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Commercial poultry producers, zoological institutions, wildlife conservationists, and wildlife rehabilitators across the country are doing all they can to stop the spread of the highly pathogenic avian influenza (HPAI). This includes educating the public about this avian virus that is largely spread by migrating birds.

The veterinarians and rehabilitators at the Blue Ridge Wildlife Center in Clarke County, Virginia, are among those who want individuals – especially anyone who has chickens, ducks, turkeys, or other domestic birds – to assist in protecting all birds.

“Positive cases of HPAI have been confirmed all over the U.S. with many along the Atlantic Flyway,” said Dr. Jen Riley, director of Veterinary Services at the Center. “It was confirmed in Virginia in January, and it was recently found in a domestic flock in Fauquier County, located at Clarke County’s southeastern border.”

Dr. Riley said avian influenza is not a new disease, but there are major outbreaks every few years with various subtypes and this type is particularly hard on wildlife.

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The HPAI virus is highly contagious between birds, and while close to 100% fatal in some species, other species carry and shed the virus with no obvious signs. Birds carry the virus in respiratory secretions, saliva, and fecal material.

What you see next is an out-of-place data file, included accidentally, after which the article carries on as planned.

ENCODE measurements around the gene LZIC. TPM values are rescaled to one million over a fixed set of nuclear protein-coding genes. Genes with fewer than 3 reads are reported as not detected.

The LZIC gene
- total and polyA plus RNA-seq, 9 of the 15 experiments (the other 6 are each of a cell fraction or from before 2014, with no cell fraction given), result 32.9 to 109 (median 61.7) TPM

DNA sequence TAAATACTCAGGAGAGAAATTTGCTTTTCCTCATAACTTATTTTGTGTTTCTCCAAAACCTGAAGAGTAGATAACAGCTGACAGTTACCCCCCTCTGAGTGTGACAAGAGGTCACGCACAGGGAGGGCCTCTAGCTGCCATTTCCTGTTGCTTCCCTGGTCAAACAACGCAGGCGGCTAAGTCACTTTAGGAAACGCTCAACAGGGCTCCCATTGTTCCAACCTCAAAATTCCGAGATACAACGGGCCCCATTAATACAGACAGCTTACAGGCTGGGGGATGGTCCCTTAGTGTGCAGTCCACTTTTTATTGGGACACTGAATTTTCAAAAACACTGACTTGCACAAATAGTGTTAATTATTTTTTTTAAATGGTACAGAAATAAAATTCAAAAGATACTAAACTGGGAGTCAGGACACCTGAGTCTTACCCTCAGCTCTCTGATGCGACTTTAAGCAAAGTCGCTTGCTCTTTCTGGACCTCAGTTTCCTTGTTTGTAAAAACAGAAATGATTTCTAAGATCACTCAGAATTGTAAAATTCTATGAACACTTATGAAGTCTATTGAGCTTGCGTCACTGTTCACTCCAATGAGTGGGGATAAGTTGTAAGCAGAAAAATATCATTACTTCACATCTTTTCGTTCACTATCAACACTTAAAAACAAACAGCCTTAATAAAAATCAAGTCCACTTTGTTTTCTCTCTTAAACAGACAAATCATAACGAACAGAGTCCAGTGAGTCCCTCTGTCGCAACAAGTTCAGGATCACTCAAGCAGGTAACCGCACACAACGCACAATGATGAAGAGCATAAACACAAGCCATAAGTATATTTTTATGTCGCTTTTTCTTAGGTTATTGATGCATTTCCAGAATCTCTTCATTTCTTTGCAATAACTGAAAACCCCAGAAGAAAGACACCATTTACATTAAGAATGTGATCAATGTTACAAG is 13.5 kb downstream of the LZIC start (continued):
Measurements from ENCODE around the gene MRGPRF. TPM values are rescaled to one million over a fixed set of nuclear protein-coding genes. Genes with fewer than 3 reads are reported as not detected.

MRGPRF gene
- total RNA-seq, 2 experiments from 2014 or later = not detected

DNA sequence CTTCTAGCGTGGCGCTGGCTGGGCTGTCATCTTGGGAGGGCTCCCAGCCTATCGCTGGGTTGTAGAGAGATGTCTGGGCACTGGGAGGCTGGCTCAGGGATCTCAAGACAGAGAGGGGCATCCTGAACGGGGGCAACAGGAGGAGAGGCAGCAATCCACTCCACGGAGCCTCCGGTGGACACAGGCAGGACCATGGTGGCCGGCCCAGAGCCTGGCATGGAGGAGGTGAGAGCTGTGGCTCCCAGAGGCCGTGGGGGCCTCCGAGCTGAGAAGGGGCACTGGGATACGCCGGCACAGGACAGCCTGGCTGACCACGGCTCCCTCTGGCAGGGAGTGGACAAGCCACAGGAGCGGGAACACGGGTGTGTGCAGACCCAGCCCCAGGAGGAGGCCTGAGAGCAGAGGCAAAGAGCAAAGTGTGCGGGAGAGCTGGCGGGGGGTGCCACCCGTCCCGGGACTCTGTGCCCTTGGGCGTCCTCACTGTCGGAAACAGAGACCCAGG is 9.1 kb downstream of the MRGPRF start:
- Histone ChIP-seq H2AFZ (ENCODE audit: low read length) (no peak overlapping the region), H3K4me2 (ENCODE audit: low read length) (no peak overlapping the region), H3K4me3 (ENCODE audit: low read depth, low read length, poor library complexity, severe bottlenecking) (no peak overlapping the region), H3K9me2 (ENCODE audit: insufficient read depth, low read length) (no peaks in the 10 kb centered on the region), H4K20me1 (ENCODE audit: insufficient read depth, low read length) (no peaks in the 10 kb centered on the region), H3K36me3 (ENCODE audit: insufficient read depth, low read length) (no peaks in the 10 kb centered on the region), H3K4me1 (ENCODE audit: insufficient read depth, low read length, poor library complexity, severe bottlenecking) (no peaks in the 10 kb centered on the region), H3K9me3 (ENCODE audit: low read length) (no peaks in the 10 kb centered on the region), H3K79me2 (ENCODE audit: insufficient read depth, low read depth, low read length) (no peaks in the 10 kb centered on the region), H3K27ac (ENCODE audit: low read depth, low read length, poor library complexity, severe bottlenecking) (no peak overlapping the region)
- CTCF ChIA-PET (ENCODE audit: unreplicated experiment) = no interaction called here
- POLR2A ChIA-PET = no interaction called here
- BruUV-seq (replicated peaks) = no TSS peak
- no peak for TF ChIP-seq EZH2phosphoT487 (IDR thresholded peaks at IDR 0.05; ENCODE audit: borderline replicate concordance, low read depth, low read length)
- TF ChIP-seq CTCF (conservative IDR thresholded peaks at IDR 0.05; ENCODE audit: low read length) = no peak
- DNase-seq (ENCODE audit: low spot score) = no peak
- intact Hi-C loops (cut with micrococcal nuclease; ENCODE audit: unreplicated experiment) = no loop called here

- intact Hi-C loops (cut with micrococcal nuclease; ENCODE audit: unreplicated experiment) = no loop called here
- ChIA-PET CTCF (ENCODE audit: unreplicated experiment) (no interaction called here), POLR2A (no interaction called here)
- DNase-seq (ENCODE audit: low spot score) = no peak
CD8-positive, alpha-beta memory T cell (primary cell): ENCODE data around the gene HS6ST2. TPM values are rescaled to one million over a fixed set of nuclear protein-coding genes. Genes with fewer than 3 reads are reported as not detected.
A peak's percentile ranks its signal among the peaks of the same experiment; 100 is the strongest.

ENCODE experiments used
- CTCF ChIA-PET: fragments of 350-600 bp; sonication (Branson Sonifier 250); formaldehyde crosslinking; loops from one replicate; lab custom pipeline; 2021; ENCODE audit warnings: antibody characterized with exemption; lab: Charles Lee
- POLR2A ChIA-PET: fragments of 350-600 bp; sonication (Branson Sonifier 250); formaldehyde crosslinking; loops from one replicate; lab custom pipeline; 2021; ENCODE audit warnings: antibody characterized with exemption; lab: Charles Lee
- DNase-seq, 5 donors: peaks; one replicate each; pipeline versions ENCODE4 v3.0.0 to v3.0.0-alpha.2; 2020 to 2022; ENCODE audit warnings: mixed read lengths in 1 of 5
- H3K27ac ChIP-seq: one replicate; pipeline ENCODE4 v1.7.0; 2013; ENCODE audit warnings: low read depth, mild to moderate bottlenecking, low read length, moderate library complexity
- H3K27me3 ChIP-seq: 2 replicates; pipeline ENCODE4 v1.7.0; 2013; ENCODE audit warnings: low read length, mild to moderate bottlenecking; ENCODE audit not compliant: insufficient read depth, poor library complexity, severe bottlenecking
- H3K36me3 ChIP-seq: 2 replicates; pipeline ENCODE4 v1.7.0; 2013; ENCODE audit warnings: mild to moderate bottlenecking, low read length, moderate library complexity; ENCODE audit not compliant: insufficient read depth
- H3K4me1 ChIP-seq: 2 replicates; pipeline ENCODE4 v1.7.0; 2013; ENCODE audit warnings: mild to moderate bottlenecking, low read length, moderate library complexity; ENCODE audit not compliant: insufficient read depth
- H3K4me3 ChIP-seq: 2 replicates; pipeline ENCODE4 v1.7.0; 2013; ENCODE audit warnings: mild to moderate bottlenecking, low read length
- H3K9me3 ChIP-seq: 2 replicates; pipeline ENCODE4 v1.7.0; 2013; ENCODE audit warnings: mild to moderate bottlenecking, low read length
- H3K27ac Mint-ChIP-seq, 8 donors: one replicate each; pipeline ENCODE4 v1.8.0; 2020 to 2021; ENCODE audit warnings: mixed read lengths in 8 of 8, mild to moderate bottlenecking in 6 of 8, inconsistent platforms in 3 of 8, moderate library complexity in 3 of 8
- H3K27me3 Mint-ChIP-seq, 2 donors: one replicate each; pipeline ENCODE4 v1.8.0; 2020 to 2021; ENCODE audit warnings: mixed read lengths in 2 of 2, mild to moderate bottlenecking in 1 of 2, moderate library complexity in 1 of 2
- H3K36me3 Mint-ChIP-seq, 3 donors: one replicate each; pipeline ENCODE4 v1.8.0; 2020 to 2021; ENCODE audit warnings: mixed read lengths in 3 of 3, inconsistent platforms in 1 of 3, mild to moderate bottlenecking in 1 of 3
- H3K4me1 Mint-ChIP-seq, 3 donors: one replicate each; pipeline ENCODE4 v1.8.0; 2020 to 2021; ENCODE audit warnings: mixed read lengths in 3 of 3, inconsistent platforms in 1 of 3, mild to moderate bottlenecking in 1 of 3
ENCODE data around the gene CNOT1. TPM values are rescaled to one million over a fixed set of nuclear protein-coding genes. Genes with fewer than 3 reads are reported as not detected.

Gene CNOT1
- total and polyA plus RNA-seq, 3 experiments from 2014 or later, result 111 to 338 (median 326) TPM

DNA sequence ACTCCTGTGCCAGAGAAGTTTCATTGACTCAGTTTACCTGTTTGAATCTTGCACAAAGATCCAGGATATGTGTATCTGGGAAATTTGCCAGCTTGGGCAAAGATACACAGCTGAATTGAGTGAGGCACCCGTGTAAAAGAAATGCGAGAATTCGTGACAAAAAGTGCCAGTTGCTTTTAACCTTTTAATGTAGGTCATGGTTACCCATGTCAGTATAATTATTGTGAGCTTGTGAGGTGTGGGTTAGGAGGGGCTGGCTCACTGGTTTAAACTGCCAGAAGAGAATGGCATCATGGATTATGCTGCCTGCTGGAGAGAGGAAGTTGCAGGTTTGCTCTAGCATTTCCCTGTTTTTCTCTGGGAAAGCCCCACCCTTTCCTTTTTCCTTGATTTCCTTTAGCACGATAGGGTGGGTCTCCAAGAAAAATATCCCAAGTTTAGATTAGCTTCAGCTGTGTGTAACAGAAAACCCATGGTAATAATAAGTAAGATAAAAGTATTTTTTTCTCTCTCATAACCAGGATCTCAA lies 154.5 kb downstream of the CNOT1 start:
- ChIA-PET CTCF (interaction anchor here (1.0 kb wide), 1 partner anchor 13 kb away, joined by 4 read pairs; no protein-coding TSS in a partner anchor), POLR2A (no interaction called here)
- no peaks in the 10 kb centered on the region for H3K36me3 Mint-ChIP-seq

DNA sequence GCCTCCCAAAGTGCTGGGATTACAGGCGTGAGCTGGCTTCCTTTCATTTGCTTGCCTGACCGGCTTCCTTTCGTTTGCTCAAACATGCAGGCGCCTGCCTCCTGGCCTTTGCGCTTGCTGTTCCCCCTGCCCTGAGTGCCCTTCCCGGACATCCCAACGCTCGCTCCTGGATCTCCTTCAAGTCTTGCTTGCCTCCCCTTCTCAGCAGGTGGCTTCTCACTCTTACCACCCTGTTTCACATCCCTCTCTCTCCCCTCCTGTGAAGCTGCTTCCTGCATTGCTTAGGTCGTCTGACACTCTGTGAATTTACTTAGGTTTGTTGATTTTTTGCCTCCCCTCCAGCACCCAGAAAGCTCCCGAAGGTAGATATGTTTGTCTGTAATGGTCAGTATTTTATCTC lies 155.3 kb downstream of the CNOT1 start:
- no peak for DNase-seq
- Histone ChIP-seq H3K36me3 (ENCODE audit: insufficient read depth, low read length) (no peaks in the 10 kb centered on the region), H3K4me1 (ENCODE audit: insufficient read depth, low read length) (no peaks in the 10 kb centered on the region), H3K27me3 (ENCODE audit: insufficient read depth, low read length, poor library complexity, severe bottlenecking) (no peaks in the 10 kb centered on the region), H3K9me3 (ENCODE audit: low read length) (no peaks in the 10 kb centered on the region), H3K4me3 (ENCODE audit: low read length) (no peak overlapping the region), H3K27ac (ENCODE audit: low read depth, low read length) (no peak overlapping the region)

Wild waterfowl, including ducks, geese, and shorebirds, are the most common carriers of the virus, although they often show no signs of illness. Infection and illness can be more severe in birds of prey, such as hawks and owls, and scavengers such as crows and gulls.

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Photos / Blue Ridge Wildlife Center

Spring migration increases the spread of HPAI to new areas. “The virus is easily transmissible and can be devastating to domestic and wild birds,” said Dr. Riley.

HPAI can infect humans, but this subtype is considered relatively low risk to humans. The much greater risk is that people will spread the virus via their shoes and clothing as well as shared farm equipment and tools.

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What can you do to protect domestic and wild birds?

“If you have chickens or other fowl, keep them as contained as possible,” Dr. Riley said, noting a 90-100 percent mortality rate in chickens with HPAI. “Do not visit one farm and then be among your birds. Do not share farm equipment and change clothes and shoes before tending to your own birds if you have been anywhere with other poultry.”

She urges adults to not buy ducklings or chicks as Easter gifts for children. This is never a good idea, but can be even more dangerous with a disease like this circulating.

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“A confirmed case on our property could have dire effects for our patients and ambassadors. After consulting with other wildlife hospitals and wildlife-related government agencies, we have decided not to treat the most susceptible species at this time. This is primarily waterfowl and shorebirds,” Dr. Riley said. “We will admit raptors and corvids, but with greatly increased safety measures.”